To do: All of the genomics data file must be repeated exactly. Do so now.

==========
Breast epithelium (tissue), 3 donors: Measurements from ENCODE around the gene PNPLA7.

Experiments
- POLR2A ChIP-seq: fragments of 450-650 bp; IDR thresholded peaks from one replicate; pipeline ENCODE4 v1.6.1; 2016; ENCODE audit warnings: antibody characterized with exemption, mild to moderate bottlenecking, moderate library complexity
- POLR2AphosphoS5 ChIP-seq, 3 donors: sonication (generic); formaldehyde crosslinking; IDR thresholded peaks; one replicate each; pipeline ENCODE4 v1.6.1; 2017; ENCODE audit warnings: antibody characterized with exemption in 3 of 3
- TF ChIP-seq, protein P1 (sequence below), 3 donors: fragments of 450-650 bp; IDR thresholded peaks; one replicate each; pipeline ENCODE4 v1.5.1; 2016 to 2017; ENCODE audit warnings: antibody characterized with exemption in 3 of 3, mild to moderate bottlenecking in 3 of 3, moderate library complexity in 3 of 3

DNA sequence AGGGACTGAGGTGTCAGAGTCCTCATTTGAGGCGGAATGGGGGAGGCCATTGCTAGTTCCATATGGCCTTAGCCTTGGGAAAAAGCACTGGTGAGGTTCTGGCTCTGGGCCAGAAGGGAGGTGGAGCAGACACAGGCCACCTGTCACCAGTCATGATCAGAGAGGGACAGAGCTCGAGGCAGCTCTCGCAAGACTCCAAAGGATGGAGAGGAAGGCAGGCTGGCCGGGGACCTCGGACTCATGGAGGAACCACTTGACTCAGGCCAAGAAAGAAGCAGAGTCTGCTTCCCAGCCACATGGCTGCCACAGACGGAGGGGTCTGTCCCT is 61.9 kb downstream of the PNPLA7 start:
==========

Breast epithelium (tissue), 3 donors: Measurements from ENCODE around the gene PNPLA7.

Experiments
- POLR2A ChIP-seq: fragments of 450-650 bp; IDR thresholded peaks from one replicate; pipeline ENCODE4 v1.6.1; 2016; ENCODE audit warnings: antibody characterized with exemption, mild to moderate bottlenecking, moderate library complexity
- POLR2AphosphoS5 ChIP-seq, 3 donors: sonication (generic); formaldehyde crosslinking; IDR thresholded peaks; one replicate each; pipeline ENCODE4 v1.6.1; 2017; ENCODE audit warnings: antibody characterized with exemption in 3 of 3
- TF ChIP-seq, protein P1 (sequence below), 3 donors: fragments of 450-650 bp; IDR thresholded peaks; one replicate each; pipeline ENCODE4 v1.5.1; 2016 to 2017; ENCODE audit warnings: antibody characterized with exemption in 3 of 3, mild to moderate bottlenecking in 3 of 3, moderate library complexity in 3 of 3

DNA sequence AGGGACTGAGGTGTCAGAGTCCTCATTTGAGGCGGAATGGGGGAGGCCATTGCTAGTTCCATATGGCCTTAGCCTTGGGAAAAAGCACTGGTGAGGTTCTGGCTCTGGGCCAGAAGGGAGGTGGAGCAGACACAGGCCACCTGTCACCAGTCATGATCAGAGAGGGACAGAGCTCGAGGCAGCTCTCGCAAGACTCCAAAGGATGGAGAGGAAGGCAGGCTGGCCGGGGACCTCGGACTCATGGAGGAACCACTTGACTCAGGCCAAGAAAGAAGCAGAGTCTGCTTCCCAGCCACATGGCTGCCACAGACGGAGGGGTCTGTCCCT is 61.9 kb downstream of the PNPLA7 start: